Korean J Transplant 2023; 37(3): 197-202
Published online September 30, 2023
© The Korean Society for Transplantation
Department of Laboratory Medicine, Hallym University Sacred Heart Hospital, Anyang, Korea
Correspondence to: Hee Jung Kang
Department of Laboratory Medicine, Hallym University Sacred Heart Hospital, 22 Gwanpyeong-ro 170beon-gil, Dongan-gu, Anyang 14068, Korea
This is an Open Access article distributed under the terms of the Creative Commons Attribution Non-Commercial License (http://creativecommons.org/licenses/by-nc/4.0/) which permits unrestricted non-commercial use, distribution, and reproduction in any medium, provided the original work is properly cited.
Background: Accurately predicting the demand for blood transfusions is crucial for blood banks. Given the potential for emergency situations, it is imperative that blood banks maintain a sufficient inventory of blood products. In this study, we examined the use of perioperative transfusions in patients undergoing elective kidney transplants.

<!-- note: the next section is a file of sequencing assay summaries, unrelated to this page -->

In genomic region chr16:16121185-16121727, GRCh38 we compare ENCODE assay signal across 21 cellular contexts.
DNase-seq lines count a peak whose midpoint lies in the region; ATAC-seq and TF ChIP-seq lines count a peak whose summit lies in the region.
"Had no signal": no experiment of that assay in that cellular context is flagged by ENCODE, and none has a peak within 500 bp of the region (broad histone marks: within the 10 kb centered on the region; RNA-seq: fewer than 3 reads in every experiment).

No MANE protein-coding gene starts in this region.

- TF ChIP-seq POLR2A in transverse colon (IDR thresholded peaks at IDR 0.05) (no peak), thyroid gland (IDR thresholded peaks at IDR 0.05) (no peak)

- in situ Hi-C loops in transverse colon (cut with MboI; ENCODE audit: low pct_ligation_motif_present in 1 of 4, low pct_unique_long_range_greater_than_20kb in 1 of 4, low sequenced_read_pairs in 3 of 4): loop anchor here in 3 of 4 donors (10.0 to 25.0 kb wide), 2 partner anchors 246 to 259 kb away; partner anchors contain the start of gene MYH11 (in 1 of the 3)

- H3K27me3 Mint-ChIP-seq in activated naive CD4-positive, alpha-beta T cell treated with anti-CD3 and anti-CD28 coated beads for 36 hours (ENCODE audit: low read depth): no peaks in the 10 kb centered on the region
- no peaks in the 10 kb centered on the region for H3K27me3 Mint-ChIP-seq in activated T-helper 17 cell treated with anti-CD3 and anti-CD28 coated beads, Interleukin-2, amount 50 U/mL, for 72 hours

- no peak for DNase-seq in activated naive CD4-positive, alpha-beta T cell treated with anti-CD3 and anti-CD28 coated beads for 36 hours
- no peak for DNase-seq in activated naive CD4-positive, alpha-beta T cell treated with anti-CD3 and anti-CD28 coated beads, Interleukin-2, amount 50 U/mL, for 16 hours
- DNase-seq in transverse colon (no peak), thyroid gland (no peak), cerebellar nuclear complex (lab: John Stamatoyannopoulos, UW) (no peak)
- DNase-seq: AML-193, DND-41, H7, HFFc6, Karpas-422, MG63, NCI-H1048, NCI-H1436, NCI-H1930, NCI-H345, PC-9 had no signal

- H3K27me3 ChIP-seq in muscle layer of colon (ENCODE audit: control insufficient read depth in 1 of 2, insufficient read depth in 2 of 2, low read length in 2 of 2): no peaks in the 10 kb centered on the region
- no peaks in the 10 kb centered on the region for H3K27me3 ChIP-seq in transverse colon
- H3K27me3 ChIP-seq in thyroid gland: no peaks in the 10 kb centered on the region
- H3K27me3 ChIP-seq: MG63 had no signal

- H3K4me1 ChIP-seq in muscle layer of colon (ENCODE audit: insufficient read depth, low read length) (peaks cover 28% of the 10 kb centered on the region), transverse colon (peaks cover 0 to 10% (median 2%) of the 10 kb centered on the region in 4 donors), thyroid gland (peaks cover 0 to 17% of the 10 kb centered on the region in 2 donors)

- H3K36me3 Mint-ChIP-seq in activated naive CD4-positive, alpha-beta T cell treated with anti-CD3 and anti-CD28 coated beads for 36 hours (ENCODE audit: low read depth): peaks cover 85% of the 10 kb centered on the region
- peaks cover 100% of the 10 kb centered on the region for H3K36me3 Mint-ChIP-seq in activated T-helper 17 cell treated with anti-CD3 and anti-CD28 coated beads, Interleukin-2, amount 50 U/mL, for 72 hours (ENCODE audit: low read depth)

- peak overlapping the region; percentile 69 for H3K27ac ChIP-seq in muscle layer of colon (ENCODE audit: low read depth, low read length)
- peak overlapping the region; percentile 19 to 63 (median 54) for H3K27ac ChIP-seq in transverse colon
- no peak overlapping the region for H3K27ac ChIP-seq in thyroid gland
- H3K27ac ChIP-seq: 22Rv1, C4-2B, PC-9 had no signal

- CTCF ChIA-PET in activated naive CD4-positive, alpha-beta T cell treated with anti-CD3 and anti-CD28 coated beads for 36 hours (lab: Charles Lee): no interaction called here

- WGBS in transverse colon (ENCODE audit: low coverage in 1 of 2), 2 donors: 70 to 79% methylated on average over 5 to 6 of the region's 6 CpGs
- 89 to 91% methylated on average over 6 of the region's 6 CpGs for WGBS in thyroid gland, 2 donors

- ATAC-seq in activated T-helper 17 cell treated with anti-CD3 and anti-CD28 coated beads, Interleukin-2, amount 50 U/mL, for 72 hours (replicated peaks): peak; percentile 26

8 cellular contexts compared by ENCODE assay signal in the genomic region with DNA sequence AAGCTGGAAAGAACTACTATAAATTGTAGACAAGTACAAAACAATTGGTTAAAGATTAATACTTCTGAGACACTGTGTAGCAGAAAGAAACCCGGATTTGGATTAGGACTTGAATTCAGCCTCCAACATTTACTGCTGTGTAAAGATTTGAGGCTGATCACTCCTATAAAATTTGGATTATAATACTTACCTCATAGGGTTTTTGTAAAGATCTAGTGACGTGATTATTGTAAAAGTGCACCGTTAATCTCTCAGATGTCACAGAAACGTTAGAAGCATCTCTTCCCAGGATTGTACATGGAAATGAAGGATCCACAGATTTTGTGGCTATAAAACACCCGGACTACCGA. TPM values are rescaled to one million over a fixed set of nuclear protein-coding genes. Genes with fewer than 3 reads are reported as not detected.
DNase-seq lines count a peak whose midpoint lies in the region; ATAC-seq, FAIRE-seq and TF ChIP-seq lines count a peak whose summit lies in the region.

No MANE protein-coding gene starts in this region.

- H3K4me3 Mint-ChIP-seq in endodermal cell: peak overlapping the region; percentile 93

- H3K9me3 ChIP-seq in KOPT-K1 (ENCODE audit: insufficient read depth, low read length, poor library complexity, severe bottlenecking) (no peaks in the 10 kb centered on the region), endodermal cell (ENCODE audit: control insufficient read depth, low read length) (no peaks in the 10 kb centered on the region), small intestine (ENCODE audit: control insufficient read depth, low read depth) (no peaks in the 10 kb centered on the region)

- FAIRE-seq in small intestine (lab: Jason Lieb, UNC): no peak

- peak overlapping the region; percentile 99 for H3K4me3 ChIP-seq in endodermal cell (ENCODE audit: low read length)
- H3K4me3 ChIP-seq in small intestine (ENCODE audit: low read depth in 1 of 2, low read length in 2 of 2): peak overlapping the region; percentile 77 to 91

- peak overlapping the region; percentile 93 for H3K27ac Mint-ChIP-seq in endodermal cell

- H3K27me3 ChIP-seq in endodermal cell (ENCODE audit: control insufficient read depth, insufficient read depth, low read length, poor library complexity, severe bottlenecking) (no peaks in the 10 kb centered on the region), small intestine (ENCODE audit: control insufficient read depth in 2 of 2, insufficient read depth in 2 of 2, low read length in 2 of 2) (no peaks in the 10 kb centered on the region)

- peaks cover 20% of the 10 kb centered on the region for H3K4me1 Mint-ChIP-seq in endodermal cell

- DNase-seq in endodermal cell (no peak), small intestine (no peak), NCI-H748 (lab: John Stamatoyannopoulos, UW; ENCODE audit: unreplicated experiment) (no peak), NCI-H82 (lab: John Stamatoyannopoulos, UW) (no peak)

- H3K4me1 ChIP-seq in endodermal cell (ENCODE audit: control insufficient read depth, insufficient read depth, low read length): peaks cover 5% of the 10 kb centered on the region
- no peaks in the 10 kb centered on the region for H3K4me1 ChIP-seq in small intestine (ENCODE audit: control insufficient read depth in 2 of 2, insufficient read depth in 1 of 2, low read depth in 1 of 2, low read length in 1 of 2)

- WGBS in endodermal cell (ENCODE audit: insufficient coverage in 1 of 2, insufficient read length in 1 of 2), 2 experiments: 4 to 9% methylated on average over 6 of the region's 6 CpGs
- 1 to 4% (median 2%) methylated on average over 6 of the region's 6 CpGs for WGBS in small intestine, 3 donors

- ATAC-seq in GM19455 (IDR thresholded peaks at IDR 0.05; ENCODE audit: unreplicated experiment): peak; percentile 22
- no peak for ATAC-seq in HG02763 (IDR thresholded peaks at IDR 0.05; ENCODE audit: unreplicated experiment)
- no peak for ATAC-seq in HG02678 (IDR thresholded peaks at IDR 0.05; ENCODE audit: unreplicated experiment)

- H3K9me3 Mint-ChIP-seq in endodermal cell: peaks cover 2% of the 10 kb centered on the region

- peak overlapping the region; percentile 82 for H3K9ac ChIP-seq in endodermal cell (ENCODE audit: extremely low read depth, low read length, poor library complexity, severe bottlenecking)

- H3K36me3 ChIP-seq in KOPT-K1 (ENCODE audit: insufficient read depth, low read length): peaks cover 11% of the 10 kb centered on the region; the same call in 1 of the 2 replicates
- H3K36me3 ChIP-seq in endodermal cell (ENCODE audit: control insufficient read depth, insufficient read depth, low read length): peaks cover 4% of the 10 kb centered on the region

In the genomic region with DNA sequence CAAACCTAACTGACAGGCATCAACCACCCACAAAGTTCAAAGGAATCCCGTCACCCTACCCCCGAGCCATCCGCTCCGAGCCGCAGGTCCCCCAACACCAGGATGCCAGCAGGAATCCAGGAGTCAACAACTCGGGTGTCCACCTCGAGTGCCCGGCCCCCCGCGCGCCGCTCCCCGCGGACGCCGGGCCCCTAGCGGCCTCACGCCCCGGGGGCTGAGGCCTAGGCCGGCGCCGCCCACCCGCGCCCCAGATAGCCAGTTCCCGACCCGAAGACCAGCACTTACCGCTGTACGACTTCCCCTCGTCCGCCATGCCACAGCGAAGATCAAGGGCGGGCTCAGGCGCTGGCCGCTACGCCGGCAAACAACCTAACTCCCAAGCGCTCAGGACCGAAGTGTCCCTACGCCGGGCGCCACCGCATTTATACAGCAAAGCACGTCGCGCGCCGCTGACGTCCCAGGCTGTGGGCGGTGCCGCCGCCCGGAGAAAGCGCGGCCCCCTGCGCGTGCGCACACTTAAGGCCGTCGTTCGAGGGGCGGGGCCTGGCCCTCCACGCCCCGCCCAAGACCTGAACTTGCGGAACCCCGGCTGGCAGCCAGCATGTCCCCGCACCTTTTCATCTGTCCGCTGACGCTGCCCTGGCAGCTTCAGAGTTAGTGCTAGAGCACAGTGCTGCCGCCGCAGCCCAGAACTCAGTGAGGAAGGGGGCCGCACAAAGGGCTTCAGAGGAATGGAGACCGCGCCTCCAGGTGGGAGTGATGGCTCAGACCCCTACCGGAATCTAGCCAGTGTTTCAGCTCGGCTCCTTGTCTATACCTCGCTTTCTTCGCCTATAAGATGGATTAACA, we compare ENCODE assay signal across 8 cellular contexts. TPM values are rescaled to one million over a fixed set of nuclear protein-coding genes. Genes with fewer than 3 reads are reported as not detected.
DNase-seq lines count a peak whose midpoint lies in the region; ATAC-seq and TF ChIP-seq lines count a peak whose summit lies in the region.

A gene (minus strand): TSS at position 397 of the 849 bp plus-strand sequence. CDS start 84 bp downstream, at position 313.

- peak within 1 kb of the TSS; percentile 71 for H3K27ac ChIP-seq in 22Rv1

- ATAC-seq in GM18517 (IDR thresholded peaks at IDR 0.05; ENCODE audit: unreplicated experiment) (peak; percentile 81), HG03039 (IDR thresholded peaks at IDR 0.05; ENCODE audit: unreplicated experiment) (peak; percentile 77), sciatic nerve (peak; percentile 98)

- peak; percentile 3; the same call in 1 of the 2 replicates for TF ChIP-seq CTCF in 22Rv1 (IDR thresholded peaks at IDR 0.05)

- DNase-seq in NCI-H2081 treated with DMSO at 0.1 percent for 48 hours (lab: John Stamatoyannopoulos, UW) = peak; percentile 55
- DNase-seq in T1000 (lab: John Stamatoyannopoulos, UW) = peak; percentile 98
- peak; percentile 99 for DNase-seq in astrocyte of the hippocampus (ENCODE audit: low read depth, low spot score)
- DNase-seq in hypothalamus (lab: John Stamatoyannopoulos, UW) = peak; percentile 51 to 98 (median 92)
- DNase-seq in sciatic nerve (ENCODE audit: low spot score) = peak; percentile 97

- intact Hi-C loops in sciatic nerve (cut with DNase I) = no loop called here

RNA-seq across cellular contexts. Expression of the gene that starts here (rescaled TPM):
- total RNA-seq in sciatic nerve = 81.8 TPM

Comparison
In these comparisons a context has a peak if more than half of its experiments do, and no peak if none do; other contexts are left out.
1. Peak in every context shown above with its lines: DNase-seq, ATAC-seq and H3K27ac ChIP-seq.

Methods: Data on all complement-dependent cytotoxicity-crossmatched assays between 2013 and 2022 were collected. We excluded repeated assays and patients who did not undergo kidney transplantation. Transfusion records and transfusion adverse reactions were reviewed retrospectively.
Results: In total, 30 patients underwent elective kidney transplantation from 2013 to 2022. The mean age of the patients was 48.1±9.7 years. The male-to-female ratio was 1.5:1. Four patients received transfusions intraoperatively, whereas eight patients were transfused postoperatively. The postoperative hemoglobin level of the transfusion group (n=9, 8.9±1.3) was significantly lower than that of the nontransfusion group (n=21, 10.4±1.2). The most commonly transfused blood product intraoperatively was leuko-reduced filtered red blood cells, followed by fresh frozen plasma. When the study period was divided into two halves based on the time of operation, the first half showed a higher number of significant transfusions.
Conclusions: In most elective kidney transplant cases, surgery was conducted without the need for blood transfusion. The timing of transfusion, when necessary, shifted from during the operation to after the operation. The implementation of patient blood management, coupled with advancements in surgical techniques, appears to have impacted the pattern of perioperative transfusion.